Onde dalla superbia nasce l’amore proprio, e dall’amore proprio la superbia; perchè subito che l’uomo s’ama di cosifatto amore, presume di sè medesimo, e li frutti suoi generano tutti morte, togliendo la vita della Grazia nell’anima che li possiede

L’amore proprio è miserabile, e partesi dalla giustizia, e commette le ingiustizie, e ha uno timore servile, che non gli lassa fare giustamente quello che debbe, o per lusinghe o per timore di non perdere lo stato suo

The doctrine of Saint Catherine, who learned to read with great effort and to write when she was already an adult, is contained in the Dialogue on Divine Providence or the Book of Divine Doctrine, a masterpiece of spiritual literature, in her letters collected in the Epistolary, and her Prayers.

In a vision that remained indelibly impressed on her heart and mind, the Virgin Mary presented her to Jesus, who gave her a splendid ring, saying to her, “I, your Creator and Savior, wed you in the faith, which you will preserve ever pure until you celebrate your eternal marriage with me in heaven” (Raymond of Capua, Saint Catherine of Siena, Legenda major, no. 115, Siena 1998). This ring was and remained visible only to her. In this extraordinary episode we grasp the vital center of Catherine’s religious sense and of every authentic spirituality: Christocentrism. For her, Christ is like a husband, with whom there is a relationship of intimacy, communion, and fidelity. He is the good loved above every other good.

This profound union with the Lord is illustrated by another episode from the life of this illustrious mystic: the exchange of hearts. According to Raimondo da Capua, who recorded what Catherine told him in confidence, the Lord Jesus appeared to her holding a bright red human heart in His hand. He opened her chest, inserted the heart, and said to her, “Dearest daughter, just as the other day I took your heart which you offered me, I now give you mine, and from now on it will stay in the place where yours was” (ibid.). Catherine truly lived the words of Saint Paul, “It is not I who live, but Christ lives in me” (Gal 2:20).

Around a personality so strong and authentic, a real spiritual family was taking shape. These were persons fascinated by the moral authoritativeness of this young woman living life on a very high level, and who were sometimes impressed also by the mystical phenomena they were seeing, such as her frequent ecstasies. Many put themselves at her service and above all considered it a privilege to be guided spiritually by Catherine. They called her “Mama,” because as spiritual children they drew from her the nourishment of their spirit.

“I declare you and call you son,” wrote Catherine to one of her spiritual children, the Carthusian monk Giovanni Sabatini, “because I give birth to you through constant prayers and desire before God, just as a mother gives birth to a child” (Letter no. 141, to Father Giovanni de’ Sabbatini). She habitually addressed the Dominican friar Bartolomeo de Dominici with these words: “Beloved and dearest brother and son in sweet Christ Jesus.”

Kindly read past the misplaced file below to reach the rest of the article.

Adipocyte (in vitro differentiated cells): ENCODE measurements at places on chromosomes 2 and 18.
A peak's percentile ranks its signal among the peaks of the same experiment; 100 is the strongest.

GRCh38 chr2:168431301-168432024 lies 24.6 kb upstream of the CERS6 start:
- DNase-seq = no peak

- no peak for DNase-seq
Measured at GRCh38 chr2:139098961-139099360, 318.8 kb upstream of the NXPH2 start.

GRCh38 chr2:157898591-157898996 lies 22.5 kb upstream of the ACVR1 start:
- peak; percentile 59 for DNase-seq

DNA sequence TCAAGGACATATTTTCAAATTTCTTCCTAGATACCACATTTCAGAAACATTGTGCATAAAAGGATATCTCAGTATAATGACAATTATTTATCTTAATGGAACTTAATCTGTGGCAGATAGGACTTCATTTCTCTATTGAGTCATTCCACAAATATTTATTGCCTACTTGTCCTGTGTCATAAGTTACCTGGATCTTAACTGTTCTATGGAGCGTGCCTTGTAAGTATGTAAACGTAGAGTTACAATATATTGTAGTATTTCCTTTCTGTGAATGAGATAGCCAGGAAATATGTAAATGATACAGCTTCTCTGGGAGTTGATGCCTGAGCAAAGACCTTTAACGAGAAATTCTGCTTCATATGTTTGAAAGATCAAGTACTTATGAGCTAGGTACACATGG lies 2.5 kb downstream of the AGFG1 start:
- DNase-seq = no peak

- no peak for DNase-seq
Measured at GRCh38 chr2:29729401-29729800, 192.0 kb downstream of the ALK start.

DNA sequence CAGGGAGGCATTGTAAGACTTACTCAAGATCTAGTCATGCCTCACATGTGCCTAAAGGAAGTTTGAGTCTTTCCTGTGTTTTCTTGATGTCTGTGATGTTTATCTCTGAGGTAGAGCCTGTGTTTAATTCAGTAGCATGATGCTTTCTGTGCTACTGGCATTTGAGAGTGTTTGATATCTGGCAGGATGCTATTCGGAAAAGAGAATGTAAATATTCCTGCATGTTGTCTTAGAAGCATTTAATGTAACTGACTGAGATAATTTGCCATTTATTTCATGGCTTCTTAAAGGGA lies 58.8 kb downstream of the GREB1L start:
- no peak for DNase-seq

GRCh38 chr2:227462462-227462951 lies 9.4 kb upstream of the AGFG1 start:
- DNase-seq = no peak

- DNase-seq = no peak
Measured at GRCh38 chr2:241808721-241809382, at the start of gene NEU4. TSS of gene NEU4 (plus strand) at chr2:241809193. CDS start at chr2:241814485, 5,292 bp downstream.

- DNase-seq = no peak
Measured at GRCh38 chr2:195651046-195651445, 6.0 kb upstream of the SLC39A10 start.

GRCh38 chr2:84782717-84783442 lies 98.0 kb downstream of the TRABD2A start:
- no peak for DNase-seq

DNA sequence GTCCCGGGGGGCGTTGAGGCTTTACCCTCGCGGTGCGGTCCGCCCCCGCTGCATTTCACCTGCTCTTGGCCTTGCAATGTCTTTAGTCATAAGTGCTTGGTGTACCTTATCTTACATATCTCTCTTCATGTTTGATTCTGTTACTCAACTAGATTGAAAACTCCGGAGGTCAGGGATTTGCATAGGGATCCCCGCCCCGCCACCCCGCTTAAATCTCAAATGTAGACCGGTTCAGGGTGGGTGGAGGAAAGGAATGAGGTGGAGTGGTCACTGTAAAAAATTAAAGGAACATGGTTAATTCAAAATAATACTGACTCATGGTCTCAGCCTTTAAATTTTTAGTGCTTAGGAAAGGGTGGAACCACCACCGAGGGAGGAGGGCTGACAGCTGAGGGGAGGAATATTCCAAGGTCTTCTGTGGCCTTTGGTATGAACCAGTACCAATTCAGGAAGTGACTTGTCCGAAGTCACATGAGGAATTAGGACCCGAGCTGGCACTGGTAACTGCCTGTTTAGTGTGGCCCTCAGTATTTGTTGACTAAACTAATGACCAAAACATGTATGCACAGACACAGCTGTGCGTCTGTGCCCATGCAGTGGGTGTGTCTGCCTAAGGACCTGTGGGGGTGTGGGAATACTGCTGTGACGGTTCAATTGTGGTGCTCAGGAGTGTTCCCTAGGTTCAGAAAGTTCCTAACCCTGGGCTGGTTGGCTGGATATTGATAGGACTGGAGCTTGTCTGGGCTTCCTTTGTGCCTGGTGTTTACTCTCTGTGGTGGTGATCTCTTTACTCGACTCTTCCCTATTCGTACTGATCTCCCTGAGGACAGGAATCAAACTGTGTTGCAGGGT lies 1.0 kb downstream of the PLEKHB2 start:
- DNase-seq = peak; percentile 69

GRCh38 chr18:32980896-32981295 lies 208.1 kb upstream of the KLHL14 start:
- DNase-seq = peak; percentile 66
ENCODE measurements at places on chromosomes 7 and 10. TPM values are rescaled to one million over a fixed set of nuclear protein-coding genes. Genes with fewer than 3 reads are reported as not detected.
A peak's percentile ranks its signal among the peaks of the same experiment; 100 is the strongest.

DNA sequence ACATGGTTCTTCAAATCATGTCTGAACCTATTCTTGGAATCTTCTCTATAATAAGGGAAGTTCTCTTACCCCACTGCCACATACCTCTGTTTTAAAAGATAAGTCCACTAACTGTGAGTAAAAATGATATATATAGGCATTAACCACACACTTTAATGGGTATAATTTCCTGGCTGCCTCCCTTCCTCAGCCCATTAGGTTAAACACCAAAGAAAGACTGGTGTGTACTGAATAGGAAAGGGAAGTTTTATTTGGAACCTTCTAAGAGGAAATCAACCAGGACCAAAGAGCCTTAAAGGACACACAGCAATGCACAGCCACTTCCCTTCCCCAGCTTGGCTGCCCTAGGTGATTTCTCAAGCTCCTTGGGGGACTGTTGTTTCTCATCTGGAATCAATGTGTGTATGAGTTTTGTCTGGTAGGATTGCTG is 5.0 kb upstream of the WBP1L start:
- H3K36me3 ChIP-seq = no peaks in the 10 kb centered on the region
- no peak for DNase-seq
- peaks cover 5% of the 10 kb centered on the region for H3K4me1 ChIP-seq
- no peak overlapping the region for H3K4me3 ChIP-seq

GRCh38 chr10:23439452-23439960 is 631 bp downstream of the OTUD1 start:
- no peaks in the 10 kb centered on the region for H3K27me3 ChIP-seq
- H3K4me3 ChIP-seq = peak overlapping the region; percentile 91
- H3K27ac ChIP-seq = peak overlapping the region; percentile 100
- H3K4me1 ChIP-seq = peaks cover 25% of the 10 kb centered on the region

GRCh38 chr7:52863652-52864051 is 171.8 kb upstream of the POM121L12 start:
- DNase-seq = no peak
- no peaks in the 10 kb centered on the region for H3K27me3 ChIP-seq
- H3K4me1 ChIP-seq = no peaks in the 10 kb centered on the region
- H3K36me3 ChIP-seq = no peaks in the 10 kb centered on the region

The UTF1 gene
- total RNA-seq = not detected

Another trait of Catherine’s spirituality is connected with the gift of tears. Tears express an exquisite, profound sensitivity, a capacity for tenderness and emotion. A great many saints have had the gift of tears, renewing the emotion expressed by Jesus Himself, who did not hold back or hide His weeping at the tomb of His friend Lazarus and the grief of Mary and Martha, or at the sight of Jerusalem during His last days on earth. According to Catherine, the tears of the saints mix together with Blood of Christ, about whom she spoke in vibrant tones and with highly effective symbolic images: “Keep the memory of Christ crucified, God and man… Take Christ crucified as your goal, hide yourselves in the wounds of Christ crucified, drown yourselves in the blood of Christ crucified” (Letter no. 16, To one whose name is withheld).

Here we can understand why Catherine, even though aware of the human failings of priests, always felt a great reverence towards them: because they dispense, through the sacraments and the Word, the saving grace of the Blood of Christ.

The Saint from Siena always urged the holy ministers, even the Pope, whom she called “sweet Christ on earth,” to be faithful to their responsibilities, moved to do this always and only by her deep, constant love for the Church. Before she died she said, “Taking leave of my body I, in truth, have spent and given my life in the Church and for the Holy Church, which is for me a great and unique grace” (Raymond of Capua, Saint Catherine of Siena, Legenda major, no. 363).

Thus from Saint Catherine we learn the most sublime knowledge: to know and love Jesus Christ and His Church. In the Dialogue on Divine Providence she, using an unusual image, describes Christ as a bridge between heaven and earth. It is made of three steps, formed by Jesus’ feet, side, and mouth. Rising by way of these three steps, the soul passes through the three stages of every path to sanctification: detachment from sin, the practice of virtue and love, and sweet, affectionate union with God